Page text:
For years, the United States has been unable to adopt the approach recommended by academic economists – a carbon price. Instead, the Biden Administration ditched its skis, and grabbed a snowboard. The Inflation Reduction Act is investing $369 billion US on technologies and sectors that experts say will be the backbone of a net-zero world: renewable electricity generation, electric vehicles, electric home heating, hydrogen, etc. These policies have broad bipartisan support, even if the overall act does not.
Expansion of this kind of targeted policy and spending is the next step for Canada. To that end, the Net-Zero Advisory Body is currently evaluating sectors where Canada has specific opportunities to build domestic industries that contribute to eliminating emissions, while being competitive in a net-zero world. These may include industries like electric vehicle manufacturing, forestry, and others.
**I will close with an example of using these principles to build courage. Last year, we at the Advisory Body looked at pathways to net-zero for the buildings sector. Every person we consulted told us that to get down the black diamond slope, the use of fossil fuels in building heating and cooling needs to end. Buildings last a long time. If we delay action, we again risk locking in future emissions, creating more dead ends.
Given that, here is a targeted policy idea that may sound radical. That is why you have an outside advisory body: to make suggestions that others on the inside might not.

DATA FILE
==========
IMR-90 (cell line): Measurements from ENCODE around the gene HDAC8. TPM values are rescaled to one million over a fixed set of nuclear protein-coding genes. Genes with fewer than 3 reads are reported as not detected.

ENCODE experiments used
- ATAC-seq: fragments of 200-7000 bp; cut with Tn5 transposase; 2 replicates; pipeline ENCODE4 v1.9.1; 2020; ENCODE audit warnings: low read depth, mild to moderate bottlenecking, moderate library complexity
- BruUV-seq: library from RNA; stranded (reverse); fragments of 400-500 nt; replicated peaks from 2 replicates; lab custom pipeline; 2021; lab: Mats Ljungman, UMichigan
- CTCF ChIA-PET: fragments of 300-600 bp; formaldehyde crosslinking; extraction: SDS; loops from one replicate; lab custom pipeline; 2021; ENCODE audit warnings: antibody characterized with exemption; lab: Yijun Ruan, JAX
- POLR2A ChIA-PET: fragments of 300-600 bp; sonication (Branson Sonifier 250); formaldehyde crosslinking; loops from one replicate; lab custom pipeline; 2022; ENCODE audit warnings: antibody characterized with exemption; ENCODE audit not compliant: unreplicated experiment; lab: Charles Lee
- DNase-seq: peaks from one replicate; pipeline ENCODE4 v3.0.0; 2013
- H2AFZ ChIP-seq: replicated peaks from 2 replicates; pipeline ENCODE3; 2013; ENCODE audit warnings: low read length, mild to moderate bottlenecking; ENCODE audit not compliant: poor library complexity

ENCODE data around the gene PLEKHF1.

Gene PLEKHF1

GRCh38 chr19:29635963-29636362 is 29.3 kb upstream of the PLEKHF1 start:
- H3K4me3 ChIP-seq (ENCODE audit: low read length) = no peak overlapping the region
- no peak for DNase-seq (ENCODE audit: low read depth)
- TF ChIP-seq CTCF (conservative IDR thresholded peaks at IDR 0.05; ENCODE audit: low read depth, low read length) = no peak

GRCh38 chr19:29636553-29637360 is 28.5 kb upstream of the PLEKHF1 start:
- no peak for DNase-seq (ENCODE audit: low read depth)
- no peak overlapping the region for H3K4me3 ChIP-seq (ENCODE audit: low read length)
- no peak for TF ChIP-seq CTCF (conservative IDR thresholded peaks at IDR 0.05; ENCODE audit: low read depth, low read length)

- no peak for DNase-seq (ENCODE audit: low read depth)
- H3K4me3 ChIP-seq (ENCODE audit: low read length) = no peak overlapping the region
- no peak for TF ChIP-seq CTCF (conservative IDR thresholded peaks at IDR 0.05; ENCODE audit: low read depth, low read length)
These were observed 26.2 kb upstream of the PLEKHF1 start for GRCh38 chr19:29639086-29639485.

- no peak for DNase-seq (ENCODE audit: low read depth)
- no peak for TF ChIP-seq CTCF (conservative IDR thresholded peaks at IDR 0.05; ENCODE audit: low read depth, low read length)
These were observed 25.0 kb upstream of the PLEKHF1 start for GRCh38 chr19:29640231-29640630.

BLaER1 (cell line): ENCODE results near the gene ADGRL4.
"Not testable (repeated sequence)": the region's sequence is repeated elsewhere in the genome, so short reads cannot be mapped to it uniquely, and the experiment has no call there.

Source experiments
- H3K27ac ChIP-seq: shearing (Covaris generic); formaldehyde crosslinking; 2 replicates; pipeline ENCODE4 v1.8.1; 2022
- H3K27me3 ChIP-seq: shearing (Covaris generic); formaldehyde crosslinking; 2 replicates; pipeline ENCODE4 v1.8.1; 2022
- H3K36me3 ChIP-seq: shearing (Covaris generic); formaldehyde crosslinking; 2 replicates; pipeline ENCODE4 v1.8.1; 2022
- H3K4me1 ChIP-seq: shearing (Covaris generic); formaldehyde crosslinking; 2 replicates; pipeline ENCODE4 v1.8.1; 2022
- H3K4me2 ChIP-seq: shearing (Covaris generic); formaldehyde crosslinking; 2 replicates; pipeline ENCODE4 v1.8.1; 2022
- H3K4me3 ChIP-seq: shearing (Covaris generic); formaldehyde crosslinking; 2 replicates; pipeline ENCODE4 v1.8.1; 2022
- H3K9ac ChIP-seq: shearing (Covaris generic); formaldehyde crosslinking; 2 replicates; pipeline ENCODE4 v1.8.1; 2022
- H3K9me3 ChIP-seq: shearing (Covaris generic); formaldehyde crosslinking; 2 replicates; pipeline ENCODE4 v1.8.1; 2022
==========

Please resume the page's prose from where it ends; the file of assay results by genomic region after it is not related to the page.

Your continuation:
Let’s create the industry. Provide financial incentives and targeted training programs to expand the use of energy efficient materials and electric heat pumps, and to build a robust network of small businesses that can do the installation and maintenance. At the same time, set a date, I’d argue 2035, to ban the sale of fossil fuel heating and cooling equipment, allowing exceptions for Indigenous and remote communities with unique circumstances. We are applying similar tools for passenger vehicles. Let’s do it for how we heat and cool our homes.
I imagine what some of you are thinking. Too aggressive. But remember, we need to get down the black diamond, not the bunny slope.**
My point is that we have the tools to get on a path towards net-zero emissions, just as the intermediate skier has the tools to get safely down an advanced run.
The next few years is about mustering up the courage to use those tools.
** This material was omitted from the live speech due to time constraints.